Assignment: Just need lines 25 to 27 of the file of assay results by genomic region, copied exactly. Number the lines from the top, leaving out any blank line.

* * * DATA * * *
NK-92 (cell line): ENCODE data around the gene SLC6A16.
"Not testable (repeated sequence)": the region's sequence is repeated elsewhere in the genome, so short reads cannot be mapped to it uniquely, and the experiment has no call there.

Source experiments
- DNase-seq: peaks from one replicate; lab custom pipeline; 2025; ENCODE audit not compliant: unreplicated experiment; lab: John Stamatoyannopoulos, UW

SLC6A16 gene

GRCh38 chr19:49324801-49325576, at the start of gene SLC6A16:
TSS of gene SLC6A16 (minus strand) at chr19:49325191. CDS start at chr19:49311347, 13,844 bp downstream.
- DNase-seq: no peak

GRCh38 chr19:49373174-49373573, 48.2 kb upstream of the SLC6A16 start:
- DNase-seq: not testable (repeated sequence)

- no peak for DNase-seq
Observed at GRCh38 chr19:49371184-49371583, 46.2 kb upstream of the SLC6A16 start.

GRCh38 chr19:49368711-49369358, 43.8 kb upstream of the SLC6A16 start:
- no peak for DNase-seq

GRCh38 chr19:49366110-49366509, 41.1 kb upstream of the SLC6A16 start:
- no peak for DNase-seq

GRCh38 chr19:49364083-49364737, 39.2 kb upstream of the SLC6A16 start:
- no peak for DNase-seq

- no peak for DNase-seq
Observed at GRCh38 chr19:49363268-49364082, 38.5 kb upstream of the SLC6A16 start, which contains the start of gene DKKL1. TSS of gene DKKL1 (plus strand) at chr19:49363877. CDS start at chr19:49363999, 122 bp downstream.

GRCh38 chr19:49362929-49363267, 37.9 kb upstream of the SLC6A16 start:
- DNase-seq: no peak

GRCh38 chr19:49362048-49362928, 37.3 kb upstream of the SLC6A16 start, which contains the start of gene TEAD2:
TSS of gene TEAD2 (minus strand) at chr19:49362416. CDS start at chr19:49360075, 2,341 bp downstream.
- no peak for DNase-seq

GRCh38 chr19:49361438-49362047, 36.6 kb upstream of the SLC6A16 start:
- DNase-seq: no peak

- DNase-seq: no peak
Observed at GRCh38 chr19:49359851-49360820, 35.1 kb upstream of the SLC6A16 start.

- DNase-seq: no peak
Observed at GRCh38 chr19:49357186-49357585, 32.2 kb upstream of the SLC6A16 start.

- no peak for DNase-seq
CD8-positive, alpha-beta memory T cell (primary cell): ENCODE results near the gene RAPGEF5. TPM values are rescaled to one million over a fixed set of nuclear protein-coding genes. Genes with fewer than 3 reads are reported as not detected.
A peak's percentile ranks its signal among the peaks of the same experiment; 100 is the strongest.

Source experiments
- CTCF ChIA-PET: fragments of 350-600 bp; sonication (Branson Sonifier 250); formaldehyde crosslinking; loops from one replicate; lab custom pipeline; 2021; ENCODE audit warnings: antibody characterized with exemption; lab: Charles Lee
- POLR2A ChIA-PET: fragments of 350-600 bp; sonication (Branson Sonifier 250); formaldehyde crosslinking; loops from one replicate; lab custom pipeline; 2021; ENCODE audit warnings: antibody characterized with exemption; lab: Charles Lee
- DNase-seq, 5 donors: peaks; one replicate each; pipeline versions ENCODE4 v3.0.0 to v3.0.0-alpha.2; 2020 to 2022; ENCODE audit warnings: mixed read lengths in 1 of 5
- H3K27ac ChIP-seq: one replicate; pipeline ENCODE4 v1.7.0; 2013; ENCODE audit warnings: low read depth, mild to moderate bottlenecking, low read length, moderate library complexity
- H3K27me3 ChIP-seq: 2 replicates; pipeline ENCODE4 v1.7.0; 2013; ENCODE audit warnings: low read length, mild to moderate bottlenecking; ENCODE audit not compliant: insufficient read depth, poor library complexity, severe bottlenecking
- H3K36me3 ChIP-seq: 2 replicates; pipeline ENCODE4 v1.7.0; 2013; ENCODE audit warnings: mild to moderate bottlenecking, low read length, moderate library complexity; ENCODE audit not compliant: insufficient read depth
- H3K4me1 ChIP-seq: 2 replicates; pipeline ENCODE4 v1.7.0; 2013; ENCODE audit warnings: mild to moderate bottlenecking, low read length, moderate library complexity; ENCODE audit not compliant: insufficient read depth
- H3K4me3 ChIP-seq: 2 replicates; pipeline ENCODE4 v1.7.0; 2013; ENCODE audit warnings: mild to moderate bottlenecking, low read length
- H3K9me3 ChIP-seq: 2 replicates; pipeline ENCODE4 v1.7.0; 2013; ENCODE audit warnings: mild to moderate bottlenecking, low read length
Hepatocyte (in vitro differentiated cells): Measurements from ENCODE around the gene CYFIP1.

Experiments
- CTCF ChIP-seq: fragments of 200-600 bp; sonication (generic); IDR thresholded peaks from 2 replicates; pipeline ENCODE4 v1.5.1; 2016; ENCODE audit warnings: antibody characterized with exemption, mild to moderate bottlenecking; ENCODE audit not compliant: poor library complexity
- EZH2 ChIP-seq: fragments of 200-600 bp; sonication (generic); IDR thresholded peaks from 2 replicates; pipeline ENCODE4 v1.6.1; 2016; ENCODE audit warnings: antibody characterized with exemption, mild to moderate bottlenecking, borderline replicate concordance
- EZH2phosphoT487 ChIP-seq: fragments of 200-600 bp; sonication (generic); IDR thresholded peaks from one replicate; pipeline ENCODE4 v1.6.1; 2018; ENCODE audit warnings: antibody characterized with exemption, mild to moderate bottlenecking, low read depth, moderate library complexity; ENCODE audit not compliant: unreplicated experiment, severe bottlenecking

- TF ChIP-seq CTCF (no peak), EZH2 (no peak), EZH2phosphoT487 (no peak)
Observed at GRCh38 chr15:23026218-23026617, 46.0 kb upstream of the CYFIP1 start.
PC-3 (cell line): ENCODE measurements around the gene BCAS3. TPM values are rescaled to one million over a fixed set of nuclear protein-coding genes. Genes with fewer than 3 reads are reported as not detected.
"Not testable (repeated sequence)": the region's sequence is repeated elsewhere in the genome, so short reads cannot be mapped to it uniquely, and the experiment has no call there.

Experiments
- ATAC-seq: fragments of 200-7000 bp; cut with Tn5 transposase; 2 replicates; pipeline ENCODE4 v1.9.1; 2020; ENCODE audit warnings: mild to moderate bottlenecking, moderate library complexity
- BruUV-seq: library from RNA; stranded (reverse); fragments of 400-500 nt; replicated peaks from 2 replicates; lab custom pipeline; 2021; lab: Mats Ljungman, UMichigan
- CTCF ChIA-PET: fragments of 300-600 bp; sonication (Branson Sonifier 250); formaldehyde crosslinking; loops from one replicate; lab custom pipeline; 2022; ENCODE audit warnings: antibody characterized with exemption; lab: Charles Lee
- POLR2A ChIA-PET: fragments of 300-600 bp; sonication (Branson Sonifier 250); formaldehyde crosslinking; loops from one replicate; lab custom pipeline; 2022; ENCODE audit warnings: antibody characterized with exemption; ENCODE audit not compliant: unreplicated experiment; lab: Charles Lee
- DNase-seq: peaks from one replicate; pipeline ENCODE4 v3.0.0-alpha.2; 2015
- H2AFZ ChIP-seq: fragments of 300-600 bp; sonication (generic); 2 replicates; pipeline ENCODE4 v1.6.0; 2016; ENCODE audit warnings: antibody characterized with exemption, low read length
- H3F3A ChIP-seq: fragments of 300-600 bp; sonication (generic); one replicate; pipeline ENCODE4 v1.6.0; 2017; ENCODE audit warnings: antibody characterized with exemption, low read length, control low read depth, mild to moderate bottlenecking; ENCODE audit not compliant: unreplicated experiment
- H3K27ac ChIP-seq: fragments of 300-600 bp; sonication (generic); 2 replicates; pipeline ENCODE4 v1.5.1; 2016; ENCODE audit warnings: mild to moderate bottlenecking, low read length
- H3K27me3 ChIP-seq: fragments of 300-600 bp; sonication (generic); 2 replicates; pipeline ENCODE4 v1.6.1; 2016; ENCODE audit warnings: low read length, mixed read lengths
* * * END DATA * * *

- no peak for DNase-seq

GRCh38 chr19:49361438-49362047, 36.6 kb upstream of the SLC6A16 start:
- DNase-seq: no peak